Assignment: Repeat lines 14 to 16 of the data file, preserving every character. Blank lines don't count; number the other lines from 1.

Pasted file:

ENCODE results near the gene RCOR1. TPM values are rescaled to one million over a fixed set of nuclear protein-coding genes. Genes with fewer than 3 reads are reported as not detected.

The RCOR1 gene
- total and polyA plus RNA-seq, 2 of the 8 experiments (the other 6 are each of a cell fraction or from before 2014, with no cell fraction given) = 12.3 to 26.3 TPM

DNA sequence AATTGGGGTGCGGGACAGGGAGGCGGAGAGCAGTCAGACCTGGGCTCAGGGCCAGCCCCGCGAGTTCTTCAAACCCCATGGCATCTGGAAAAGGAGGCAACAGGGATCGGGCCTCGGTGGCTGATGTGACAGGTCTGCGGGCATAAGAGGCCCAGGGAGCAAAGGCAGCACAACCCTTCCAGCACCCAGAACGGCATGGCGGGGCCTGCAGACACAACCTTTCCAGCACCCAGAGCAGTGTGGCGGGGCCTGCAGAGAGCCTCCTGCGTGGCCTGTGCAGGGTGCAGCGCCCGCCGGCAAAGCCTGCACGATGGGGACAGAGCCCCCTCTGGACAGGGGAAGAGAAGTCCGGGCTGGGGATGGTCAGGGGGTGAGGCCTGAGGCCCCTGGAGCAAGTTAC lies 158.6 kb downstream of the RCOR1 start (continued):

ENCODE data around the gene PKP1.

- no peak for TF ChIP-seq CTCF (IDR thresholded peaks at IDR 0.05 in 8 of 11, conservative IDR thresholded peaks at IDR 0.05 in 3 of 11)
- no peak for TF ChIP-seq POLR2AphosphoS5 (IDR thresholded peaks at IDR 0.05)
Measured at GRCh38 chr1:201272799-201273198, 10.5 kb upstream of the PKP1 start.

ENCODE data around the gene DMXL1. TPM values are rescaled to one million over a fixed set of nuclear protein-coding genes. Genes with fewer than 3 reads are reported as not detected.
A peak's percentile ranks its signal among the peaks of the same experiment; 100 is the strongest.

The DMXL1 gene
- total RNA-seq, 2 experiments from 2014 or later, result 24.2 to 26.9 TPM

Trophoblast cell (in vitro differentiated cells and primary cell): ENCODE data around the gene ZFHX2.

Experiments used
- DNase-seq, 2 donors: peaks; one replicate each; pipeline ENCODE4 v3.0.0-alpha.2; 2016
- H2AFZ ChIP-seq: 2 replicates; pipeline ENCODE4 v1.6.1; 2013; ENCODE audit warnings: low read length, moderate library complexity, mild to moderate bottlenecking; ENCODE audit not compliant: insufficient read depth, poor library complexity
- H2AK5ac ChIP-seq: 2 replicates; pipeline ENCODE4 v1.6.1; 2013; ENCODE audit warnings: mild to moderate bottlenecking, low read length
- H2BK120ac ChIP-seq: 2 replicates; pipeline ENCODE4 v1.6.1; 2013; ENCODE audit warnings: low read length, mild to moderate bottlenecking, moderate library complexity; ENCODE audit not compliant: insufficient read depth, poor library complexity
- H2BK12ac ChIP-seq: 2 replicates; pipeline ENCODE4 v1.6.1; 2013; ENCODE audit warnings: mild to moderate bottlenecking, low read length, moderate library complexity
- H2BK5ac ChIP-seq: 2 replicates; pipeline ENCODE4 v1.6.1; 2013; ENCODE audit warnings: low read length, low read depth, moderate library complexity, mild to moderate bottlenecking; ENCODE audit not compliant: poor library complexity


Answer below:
Experiments used
- DNase-seq, 2 donors: peaks; one replicate each; pipeline ENCODE4 v3.0.0-alpha.2; 2016
- H2AFZ ChIP-seq: 2 replicates; pipeline ENCODE4 v1.6.1; 2013; ENCODE audit warnings: low read length, moderate library complexity, mild to moderate bottlenecking; ENCODE audit not compliant: insufficient read depth, poor library complexity